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May 30, 2007


The CEO here seems to be a touch light on he actualite over the core points in the case over cheap CD imports being sold by CD WOW:

CD Wow claimed it was being treated unfairly and that consumers would lose out. It has vowed to fight yesterday's ruling, saying it will take the matter to the European courts, and carry on selling cheap CDs to British shoppers.

"It shouldn't matter whether we are buying from an official distributor in the UK, Europe or the Far East, what is important is that we are buying legitimate products from the record companies themselves," said Henrik Wesslen, the CD Wow chief executive.

The point is that it does matter. The music companies, just like the books and any number of other patented and copyrighted industries, do not in fact cover the world as one collossus. They are rather a web, a net, of people who buy and sell the rights to distribute in various countries.  Company A might discover a band and market them in the US. The rights to market the music in Japan migh be sold to Company B, with a strong Japanese distribution arm. To Australia to Company C and for the UK to Company D.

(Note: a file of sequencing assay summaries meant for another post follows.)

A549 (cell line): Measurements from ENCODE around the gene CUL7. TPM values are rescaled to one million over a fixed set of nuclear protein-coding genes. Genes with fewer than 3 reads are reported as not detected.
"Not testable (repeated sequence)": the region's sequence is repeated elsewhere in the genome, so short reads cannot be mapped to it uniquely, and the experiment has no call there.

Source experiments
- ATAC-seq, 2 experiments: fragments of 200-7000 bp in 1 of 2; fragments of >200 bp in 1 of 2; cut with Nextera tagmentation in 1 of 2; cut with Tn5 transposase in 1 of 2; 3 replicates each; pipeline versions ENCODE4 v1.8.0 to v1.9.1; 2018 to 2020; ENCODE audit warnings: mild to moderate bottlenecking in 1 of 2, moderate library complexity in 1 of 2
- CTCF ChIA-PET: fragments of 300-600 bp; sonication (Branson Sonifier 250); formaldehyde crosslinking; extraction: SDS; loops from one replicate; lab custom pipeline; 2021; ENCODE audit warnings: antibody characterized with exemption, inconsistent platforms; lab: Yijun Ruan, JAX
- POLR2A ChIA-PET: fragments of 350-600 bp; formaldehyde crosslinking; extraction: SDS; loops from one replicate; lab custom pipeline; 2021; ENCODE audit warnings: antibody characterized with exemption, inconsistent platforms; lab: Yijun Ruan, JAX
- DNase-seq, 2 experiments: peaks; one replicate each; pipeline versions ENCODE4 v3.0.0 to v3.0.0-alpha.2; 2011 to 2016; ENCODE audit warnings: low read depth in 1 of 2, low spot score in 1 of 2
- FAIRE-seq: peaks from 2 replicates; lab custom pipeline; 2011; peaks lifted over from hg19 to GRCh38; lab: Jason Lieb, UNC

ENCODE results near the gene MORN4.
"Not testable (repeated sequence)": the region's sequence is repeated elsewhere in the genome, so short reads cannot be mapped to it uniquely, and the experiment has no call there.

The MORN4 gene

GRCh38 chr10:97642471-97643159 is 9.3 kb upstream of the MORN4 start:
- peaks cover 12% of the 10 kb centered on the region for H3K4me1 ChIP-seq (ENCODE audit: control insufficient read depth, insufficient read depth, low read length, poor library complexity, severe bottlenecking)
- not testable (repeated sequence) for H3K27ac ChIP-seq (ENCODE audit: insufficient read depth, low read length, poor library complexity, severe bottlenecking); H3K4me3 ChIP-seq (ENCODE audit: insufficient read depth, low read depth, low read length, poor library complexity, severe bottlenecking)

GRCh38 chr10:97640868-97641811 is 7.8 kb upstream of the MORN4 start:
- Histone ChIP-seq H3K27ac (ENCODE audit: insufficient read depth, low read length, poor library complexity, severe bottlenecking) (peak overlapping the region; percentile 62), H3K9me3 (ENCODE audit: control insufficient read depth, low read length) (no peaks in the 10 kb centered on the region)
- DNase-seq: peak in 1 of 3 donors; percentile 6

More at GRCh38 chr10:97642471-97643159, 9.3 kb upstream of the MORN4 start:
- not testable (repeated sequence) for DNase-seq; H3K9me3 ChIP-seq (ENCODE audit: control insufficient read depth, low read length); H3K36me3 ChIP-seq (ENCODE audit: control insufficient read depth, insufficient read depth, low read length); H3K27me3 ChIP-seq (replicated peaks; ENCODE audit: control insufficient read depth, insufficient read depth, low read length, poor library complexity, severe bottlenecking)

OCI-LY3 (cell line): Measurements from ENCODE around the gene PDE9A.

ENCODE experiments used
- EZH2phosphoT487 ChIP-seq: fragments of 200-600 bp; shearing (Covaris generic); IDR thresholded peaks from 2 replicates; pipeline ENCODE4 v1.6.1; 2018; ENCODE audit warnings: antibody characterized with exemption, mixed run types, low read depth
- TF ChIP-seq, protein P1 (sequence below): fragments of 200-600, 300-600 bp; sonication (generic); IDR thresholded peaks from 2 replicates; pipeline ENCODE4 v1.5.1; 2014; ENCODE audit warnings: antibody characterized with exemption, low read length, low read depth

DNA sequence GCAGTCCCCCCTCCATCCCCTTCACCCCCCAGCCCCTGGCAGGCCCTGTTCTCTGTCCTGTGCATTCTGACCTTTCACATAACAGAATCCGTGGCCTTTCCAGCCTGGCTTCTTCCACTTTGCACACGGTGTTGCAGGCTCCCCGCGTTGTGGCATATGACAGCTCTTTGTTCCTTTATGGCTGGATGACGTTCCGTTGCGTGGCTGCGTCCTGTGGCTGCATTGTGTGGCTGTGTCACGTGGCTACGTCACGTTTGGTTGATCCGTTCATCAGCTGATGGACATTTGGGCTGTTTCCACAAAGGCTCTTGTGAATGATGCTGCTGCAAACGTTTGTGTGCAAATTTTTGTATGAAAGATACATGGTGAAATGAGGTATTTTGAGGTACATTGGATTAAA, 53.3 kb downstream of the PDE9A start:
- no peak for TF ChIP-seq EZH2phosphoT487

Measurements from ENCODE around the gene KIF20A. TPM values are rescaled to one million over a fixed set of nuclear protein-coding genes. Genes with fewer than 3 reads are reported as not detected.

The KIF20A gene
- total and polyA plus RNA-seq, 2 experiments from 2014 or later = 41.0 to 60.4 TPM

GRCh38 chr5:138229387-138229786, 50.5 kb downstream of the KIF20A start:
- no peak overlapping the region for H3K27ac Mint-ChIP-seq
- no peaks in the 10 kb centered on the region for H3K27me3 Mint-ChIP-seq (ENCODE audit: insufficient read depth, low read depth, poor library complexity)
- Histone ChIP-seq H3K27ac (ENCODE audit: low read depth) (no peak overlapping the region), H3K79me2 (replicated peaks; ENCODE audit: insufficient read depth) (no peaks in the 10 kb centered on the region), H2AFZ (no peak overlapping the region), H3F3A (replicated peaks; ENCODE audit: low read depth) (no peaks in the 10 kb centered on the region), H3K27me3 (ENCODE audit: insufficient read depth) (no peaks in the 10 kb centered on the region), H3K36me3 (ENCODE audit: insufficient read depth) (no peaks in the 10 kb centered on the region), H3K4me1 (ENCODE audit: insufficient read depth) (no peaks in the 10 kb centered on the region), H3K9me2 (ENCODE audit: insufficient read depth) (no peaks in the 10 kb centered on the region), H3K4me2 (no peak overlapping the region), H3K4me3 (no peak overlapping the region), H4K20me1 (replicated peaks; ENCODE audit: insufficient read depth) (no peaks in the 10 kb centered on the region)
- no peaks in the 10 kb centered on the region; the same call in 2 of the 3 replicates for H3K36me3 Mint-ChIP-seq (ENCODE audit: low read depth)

Having paid for these rights, and having invested in the marketing, of course they're going to be a little pissed off at seeing people selling what is, after all, their property in their exclusive area.

If we're going to have a system of patents and copyrights, and in the absence of truly global companies marketing their products, this problem is inevitable.

Sure, you can argue against copyright itself but I'll not follow you there.

May 30, 2007 in Music | Permalink


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This market-slicing is an attack on property rights. If I buy something, it's mine. No-one should be able restrict what I can do with it. If I want to set fire to my CD, I can. If I want to put it in a jiffy bag and post it to someone, I should be able to.

I wonder if CDWow tried arguing property rights under the ECHR?

Posted by: Kay Tie | May 30, 2007 9:56:18 AM

Uhh, isn't this usually the point at which you say "Of course, if they priced them correctly, this wouldn't be a problem."?

Posted by: Neil | May 30, 2007 10:42:32 AM

Well, apart from Neil's point about pricing, to follow Kaytie's point, this isn't about copying things, this is about the right to distribute.

Why there should be a right to distribute exclusively is a quite separate question. In fact, I wouldn't be surprised if this monopoly was upheld under trademark laws rather copyright laws (haven't seen the judgment yet though).

Posted by: Marcin Tustin | May 30, 2007 11:51:52 AM